The steady rise in the USD over the past fortnight or so has come to an abrupt end over the past 24 hours. It all started yesterday with the improvement in risk appetite helping risk sensitive currencies regain some ground against the USD. Brexit news then hit the screen with The Times reporting the UK and EU had come to a preliminary agreement to allow UK banks and financial services firms to access the EU market after Brexit. The headlines triggered a jump in the pound from 1.2770 to 1.2850 with the euro also benefiting from the news (now @1.1410). The article noted that under the services deal the EU would guarantee UK companies access to European markets as long as British financial regulation remained broadly aligned with that of Europe. Subsequently, UK officials downplayed the report saying the claims were “unsubstantiated” and later on EU chief negotiator Michel Barnier described the report as “misleading”.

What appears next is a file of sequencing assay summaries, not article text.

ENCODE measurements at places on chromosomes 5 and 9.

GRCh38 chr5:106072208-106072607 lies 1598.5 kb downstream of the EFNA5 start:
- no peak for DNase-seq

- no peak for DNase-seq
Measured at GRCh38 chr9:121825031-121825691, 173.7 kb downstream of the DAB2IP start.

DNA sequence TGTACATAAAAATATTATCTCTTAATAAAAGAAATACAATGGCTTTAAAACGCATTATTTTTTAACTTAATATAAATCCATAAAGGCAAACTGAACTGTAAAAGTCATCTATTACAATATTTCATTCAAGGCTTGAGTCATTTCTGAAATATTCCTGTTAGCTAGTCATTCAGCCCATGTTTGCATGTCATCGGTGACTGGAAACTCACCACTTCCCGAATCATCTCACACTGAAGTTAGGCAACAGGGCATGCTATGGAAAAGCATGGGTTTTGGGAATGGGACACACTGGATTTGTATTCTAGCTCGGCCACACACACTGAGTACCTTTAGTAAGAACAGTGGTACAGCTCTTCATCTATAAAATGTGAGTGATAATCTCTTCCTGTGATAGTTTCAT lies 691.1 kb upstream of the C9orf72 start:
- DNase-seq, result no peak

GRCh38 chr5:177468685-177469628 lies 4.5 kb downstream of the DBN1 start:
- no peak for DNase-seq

The pound ignored the politician rebuttal and later in the European session a more hawkish Bank of England (BoE) gave GBP another leg up. The new BoE forecast, which assume a “smooth Brexit”, show inflation above the 2% target for most of the forecast period, implying the Bank foresees a somewhat faster pace of rate rises than priced-in by the market. Governor Carney noted that the economy was at full capacity and wage growth had been higher than expected. Then early this morning the FT reports that EU officials have floated a compromise aimed at overcoming the dispute between London and Brussels over a “backstop” provisions to avoid a hard border between Ireland and Northern Ireland. So after starting the day at 1.2770, GBP now trades at 1.3014, up almost 2%. The news are obviously positive and although we have been down this road before, the sound-bites are encouraging. Worth noting here though that one thing is for the UK government to reach an agreement with the EU, then whatever is agreed still needs to be approved by both the UK parliament and also EU members.  So there is still a long and likely volatile road ahead.